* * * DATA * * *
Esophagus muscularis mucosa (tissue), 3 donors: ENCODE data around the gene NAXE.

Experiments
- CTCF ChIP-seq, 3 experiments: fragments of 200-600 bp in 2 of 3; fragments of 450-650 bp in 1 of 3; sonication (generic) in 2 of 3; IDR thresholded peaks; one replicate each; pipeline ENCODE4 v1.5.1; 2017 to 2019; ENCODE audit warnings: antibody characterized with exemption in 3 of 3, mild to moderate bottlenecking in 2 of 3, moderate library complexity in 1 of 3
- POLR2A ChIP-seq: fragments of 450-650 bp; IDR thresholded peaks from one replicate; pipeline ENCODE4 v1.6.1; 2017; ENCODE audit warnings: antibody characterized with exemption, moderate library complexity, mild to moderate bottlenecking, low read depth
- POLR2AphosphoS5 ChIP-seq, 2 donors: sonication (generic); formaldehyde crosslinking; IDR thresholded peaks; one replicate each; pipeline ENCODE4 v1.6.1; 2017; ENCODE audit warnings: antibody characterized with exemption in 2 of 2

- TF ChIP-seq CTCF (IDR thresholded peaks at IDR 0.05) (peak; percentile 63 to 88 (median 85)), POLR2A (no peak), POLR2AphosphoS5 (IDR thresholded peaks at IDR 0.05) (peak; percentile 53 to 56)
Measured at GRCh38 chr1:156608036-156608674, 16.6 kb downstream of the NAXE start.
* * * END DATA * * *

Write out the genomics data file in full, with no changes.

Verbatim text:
Esophagus muscularis mucosa (tissue), 3 donors: ENCODE data around the gene NAXE.

Experiments
- CTCF ChIP-seq, 3 experiments: fragments of 200-600 bp in 2 of 3; fragments of 450-650 bp in 1 of 3; sonication (generic) in 2 of 3; IDR thresholded peaks; one replicate each; pipeline ENCODE4 v1.5.1; 2017 to 2019; ENCODE audit warnings: antibody characterized with exemption in 3 of 3, mild to moderate bottlenecking in 2 of 3, moderate library complexity in 1 of 3
- POLR2A ChIP-seq: fragments of 450-650 bp; IDR thresholded peaks from one replicate; pipeline ENCODE4 v1.6.1; 2017; ENCODE audit warnings: antibody characterized with exemption, moderate library complexity, mild to moderate bottlenecking, low read depth
- POLR2AphosphoS5 ChIP-seq, 2 donors: sonication (generic); formaldehyde crosslinking; IDR thresholded peaks; one replicate each; pipeline ENCODE4 v1.6.1; 2017; ENCODE audit warnings: antibody characterized with exemption in 2 of 2

- TF ChIP-seq CTCF (IDR thresholded peaks at IDR 0.05) (peak; percentile 63 to 88 (median 85)), POLR2A (no peak), POLR2AphosphoS5 (IDR thresholded peaks at IDR 0.05) (peak; percentile 53 to 56)
Measured at GRCh38 chr1:156608036-156608674, 16.6 kb downstream of the NAXE start.